Anwar Jalal Shemza (b. 1928, Simla, India – d. 1985, Stafford, UK) was born in Simla, India to Kashmiri and Punjabi parents. Shemza attended Mayo School of Arts in Lahore, Pakistan, graduating in 1947. In 1956, already an established artist and writer in his home land, he relocated to England to study at the Slade School of Fine Art. This move marked a significant change in the artist’s life and practice. While studying he was astonished to hear one of his lecturers, famed art historian E. H. Gombrich, characterise Islamic art as purely functional. This was a pivotal moment, leading Shemza to abandon previous work and embark on a journey to create a dramatically different style and visual language. His diasporic perspective allowed him to explore modernism through the double prism of Islamic and Western aesthetics. Throughout his career, Shemza’s visual vocabulary drew on an array of deeply studied and lived experience, from carpet patterns and calligraphic forms to the environments around him: Mughal architecture from Lahore and the rural landscapes of Stafford, England.
Shemza was devoted to a singular practice in which multiple histories, cultures and experiences were distilled and expressed in pure shape and colour. For the artist, pictorial autonomy was more important than human autonomy, his interest lying in Constructive Picture Formation.[1] The artist had an unwavering dedication to form and process – repeatedly breaking down the structure of shapes to come to a resolved understanding. Parallels can be drawn between a looping structure of language found in his fictional writing and the arrangements he developed through painting. In his compositions, layered elements are distilled into an intensive exploration of geometric abstraction and pattern, built up mostly using just two simple forms: the square and the circle. Inscribed in Urdu script on the surface of his painting One to Nine and One to Seven, ‘One circle, one square, one problem, one life is not enough to solve it.’ (1962) Through this exploration, he cultivated an exceptional formalist vocabulary in the tradition of Mondrian or Klee with the calligraphic strokes of the Arabic alphabet.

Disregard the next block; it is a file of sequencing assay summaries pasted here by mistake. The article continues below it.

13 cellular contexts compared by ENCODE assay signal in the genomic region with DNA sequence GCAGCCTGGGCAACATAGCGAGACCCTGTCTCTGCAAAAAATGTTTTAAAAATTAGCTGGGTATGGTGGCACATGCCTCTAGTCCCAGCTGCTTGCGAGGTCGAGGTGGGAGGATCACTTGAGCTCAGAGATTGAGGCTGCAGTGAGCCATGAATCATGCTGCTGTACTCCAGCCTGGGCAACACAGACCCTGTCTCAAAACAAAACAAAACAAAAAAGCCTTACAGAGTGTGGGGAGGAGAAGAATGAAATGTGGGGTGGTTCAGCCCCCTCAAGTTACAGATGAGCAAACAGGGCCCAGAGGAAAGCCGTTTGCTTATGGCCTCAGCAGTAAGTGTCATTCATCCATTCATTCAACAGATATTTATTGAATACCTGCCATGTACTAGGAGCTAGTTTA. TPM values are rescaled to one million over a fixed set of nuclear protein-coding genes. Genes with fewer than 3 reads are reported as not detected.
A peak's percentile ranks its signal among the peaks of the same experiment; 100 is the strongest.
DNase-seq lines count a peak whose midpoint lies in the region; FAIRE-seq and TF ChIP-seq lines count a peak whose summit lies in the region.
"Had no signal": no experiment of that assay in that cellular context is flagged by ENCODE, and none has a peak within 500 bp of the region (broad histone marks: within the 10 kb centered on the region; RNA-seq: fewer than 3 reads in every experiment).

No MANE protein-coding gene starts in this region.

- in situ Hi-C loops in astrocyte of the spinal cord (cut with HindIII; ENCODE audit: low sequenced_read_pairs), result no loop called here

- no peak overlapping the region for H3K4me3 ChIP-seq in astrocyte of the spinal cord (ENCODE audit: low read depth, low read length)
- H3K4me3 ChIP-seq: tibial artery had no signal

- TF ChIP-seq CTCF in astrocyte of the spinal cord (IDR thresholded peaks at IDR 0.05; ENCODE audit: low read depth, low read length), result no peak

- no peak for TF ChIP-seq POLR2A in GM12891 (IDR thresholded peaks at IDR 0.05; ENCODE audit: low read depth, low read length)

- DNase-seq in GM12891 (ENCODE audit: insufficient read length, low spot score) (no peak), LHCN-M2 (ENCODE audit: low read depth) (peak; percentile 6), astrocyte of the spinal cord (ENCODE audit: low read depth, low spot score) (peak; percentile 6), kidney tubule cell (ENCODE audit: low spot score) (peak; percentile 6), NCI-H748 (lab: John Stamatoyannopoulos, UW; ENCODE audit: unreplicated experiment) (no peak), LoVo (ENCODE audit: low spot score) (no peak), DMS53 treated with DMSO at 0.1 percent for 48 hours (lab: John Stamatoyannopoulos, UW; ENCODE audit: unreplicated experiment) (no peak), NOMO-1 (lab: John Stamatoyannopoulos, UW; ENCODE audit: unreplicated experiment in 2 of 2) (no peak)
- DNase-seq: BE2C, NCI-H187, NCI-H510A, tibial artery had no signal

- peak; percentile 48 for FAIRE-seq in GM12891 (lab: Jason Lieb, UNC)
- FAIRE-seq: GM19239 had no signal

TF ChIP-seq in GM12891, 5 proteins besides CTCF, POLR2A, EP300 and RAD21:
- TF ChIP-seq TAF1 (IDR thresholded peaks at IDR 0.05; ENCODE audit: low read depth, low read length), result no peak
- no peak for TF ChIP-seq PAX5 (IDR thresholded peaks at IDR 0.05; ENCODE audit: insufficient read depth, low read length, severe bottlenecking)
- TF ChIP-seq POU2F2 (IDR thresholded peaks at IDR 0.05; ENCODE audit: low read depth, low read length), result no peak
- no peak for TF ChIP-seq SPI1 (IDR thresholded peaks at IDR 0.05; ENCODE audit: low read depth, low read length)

Shemza continued to teach, make, and exhibit art until his death in 1985. An established artist in Pakistan before his move to the UK in the mid 1950s, the young Shemza was an active participant in Urdu literary circles, publishing multiple novels, poems and radio plays, and he edited the journal Ehsas. In 1952, he co-founded the Lahore Art Circle, a group of young artists interested in modernism and abstraction rebelling against the uniform socialist realist style espoused by some progressives. Shortly after his death, Shemza’s spectacular painting The Wall (1958) was selected for inclusion in the seminal exhibition The Other Story: Afro-Asian Artists in Post-War Britain, organised by Rasheed Aareen at the Hayward Gallery in 1989. In 1997, Birmingham Museum and Art Gallery staged a large solo exhibition of his work. In more recent years, a solo display at Tate Britain (2015-16) and inclusion in significant exhibitions such as Haus der Kunst’s Postwar: Art Between the Pacific and the Atlantic, 1945 – 1965 in Munich (2016 – 17) have cemented Shemza’s position as a central figure in a post-colonial reappraisal of 20th-century modernism.
Shemza’s work is in many public collections including Metropolitan Museum of Art, New York, USA; Tate, London, UK; Ashmolean Museum, Oxford, UK; Guggenheim, Abu Dhabi, United Arab Emirates, Lahore Museum, Lahore, Pakistan; Sharjah Art Foundation, United Arab Emirates and Minneapolis Institute of Art, MN, USA.

[1] Shemza, A. J., What is in a Name, unpublished manuscript on art education, 1979